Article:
There’s few things more dangerous to an old house (or any structure) than water. As the heavens opened again a few minutes ago, and water plunged merrily from my overflowing gutters, I thought of how I used to watch the rain anxiously in my old house, as it tended to come through the porch roof. Moisture is the enemy – put a good roof on a building, and it can last forever (in many situations).
And then I thought of all the forlorn and abandoned houses I come across in my line of work, and how the rain pushes as their very moorings to this earth, urging the walls and windows and doors to give in, to collapse, so that the house gives up its footprint, and the earth reclaims that spot.
There’s a poetry in abandoned houses that speaks to almost everyone. I seek out the stories of buildings, which sometimes takes some sleuthing, but an old house, crouched by the side of the road, defying the weather and time, and stubbornly clinging to whatever dream caused it to become material – I think that music is loud enough to make anyone wistful and a bit sad. So on this rainy afternoon, here’s a poem I especially like, and some of the beautiful and ghostly poems made manifest that I’ve been lucky enough to experience.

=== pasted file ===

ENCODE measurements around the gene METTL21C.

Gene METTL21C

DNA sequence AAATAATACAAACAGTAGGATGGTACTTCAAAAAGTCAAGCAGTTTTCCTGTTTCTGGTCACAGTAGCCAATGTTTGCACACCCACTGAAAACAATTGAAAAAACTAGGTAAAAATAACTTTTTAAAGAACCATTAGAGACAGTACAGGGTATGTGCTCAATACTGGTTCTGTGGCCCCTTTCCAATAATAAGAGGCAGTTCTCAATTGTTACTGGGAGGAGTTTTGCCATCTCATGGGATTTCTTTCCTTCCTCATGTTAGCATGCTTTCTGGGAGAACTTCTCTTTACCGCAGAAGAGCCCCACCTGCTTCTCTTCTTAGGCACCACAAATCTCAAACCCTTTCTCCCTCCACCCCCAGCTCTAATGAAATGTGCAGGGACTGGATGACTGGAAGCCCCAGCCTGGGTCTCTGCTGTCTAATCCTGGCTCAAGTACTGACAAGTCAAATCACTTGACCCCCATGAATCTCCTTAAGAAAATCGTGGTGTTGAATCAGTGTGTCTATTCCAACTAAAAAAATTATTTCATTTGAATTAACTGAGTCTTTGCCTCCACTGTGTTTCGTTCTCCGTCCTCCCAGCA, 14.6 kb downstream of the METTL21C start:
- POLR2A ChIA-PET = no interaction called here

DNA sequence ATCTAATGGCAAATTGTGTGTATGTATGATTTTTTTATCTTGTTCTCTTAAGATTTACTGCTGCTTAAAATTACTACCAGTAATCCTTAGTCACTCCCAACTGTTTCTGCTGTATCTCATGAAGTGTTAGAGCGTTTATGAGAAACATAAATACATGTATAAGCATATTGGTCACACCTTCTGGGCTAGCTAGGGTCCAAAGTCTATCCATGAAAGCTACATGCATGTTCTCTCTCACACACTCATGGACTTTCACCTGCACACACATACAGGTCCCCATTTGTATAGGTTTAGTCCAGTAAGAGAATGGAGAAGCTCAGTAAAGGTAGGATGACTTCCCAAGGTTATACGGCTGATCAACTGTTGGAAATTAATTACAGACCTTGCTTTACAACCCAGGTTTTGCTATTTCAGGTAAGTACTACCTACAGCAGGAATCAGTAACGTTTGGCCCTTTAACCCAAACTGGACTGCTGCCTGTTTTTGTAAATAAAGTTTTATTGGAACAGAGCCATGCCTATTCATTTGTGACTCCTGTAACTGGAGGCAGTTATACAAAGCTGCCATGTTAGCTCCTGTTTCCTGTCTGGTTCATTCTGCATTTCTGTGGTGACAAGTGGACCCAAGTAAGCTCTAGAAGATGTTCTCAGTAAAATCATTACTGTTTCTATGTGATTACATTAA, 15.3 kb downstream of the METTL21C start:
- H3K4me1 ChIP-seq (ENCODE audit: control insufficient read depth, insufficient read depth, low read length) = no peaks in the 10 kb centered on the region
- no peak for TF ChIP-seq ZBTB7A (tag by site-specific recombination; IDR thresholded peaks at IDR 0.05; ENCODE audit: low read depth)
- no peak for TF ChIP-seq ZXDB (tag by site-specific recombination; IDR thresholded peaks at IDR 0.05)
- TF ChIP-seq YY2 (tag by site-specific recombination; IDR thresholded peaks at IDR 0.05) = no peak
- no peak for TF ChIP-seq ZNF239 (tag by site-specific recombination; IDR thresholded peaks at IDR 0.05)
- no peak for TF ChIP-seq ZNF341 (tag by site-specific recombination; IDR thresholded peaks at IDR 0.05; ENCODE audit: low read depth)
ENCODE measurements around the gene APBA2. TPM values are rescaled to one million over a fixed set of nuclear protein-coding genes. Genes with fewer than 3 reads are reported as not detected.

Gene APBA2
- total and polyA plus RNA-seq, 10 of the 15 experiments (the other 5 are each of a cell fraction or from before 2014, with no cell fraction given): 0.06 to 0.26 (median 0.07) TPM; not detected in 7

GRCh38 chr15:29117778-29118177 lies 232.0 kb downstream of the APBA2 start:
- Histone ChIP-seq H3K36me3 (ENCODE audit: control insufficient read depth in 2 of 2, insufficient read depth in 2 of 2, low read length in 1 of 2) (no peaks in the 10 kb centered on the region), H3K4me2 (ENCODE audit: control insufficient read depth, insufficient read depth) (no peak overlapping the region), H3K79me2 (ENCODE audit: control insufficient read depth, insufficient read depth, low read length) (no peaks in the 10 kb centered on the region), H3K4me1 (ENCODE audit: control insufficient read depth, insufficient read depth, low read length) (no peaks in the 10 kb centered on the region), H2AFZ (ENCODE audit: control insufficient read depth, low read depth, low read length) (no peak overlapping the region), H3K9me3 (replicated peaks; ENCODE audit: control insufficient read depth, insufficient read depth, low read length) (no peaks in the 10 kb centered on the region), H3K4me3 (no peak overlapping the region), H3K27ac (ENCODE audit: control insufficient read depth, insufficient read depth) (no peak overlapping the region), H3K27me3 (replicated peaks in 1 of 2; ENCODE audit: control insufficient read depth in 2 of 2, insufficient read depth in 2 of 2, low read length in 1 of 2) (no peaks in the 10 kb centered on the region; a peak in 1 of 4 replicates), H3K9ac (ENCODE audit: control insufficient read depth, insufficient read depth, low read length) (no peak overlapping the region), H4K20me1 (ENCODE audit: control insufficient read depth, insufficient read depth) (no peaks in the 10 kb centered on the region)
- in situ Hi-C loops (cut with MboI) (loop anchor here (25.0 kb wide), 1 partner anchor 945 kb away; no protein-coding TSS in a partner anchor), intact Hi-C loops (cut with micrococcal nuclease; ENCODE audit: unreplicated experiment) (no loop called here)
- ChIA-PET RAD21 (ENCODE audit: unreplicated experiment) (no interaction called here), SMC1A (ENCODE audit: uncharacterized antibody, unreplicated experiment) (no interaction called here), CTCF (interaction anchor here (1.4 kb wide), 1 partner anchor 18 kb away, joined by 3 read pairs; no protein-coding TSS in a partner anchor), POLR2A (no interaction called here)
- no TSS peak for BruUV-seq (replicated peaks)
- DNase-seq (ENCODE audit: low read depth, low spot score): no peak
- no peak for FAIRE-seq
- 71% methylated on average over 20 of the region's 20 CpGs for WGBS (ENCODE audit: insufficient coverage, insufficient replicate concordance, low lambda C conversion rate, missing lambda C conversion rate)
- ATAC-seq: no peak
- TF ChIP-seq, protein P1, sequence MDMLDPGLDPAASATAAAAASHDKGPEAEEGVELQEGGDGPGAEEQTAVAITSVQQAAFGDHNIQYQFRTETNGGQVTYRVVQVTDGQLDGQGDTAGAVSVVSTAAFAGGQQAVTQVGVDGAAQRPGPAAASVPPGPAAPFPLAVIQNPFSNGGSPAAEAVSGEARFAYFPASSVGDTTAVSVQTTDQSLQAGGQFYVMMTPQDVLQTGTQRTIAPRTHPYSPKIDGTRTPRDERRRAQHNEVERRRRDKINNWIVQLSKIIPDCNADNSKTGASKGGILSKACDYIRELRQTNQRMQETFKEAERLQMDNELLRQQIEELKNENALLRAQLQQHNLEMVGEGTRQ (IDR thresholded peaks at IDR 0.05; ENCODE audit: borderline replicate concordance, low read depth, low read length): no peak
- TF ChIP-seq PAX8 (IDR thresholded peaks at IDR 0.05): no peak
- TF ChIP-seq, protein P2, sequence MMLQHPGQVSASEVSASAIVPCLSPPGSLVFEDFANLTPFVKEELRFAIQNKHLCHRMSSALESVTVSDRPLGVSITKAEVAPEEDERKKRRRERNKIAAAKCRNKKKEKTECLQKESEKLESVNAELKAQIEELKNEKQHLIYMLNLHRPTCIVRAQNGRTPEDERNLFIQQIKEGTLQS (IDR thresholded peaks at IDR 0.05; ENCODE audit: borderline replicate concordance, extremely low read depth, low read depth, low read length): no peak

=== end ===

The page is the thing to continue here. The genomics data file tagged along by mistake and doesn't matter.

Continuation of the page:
I have come to love slowly
how old houses hold themselves—
before November’s drizzled rain
or the refreshing light of June—
as if they have all come to agree
that, in time, the days are no longer
a matter of suffering or rejoicing.
how they take on the color of rain or sun
as they go on keeping their vigil
without need of a sign, awaiting nothing
more than the birds that sing from the eaves,
the seizing cold that sounds the rafters.